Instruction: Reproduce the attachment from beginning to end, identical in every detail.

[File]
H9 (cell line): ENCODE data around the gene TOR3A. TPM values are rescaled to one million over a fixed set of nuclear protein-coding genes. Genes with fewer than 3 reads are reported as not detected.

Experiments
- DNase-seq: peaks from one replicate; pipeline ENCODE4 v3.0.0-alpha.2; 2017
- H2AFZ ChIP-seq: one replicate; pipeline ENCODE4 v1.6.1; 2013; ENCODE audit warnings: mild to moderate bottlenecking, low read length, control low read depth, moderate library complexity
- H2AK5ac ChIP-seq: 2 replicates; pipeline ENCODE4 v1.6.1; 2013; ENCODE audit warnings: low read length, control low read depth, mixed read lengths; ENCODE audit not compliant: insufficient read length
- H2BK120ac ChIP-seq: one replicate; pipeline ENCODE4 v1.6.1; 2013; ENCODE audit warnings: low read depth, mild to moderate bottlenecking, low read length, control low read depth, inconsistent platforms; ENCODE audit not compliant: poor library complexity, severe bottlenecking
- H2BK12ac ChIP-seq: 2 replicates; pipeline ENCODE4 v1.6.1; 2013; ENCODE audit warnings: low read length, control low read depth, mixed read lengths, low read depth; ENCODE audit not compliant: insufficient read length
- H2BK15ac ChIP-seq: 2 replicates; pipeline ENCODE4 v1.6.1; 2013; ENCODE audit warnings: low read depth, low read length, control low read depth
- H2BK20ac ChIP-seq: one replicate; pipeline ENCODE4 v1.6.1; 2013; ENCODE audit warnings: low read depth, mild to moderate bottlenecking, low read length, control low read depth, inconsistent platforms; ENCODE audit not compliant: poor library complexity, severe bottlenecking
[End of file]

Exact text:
H9 (cell line): ENCODE data around the gene TOR3A. TPM values are rescaled to one million over a fixed set of nuclear protein-coding genes. Genes with fewer than 3 reads are reported as not detected.

Experiments
- DNase-seq: peaks from one replicate; pipeline ENCODE4 v3.0.0-alpha.2; 2017
- H2AFZ ChIP-seq: one replicate; pipeline ENCODE4 v1.6.1; 2013; ENCODE audit warnings: mild to moderate bottlenecking, low read length, control low read depth, moderate library complexity
- H2AK5ac ChIP-seq: 2 replicates; pipeline ENCODE4 v1.6.1; 2013; ENCODE audit warnings: low read length, control low read depth, mixed read lengths; ENCODE audit not compliant: insufficient read length
- H2BK120ac ChIP-seq: one replicate; pipeline ENCODE4 v1.6.1; 2013; ENCODE audit warnings: low read depth, mild to moderate bottlenecking, low read length, control low read depth, inconsistent platforms; ENCODE audit not compliant: poor library complexity, severe bottlenecking
- H2BK12ac ChIP-seq: 2 replicates; pipeline ENCODE4 v1.6.1; 2013; ENCODE audit warnings: low read length, control low read depth, mixed read lengths, low read depth; ENCODE audit not compliant: insufficient read length
- H2BK15ac ChIP-seq: 2 replicates; pipeline ENCODE4 v1.6.1; 2013; ENCODE audit warnings: low read depth, low read length, control low read depth
- H2BK20ac ChIP-seq: one replicate; pipeline ENCODE4 v1.6.1; 2013; ENCODE audit warnings: low read depth, mild to moderate bottlenecking, low read length, control low read depth, inconsistent platforms; ENCODE audit not compliant: poor library complexity, severe bottlenecking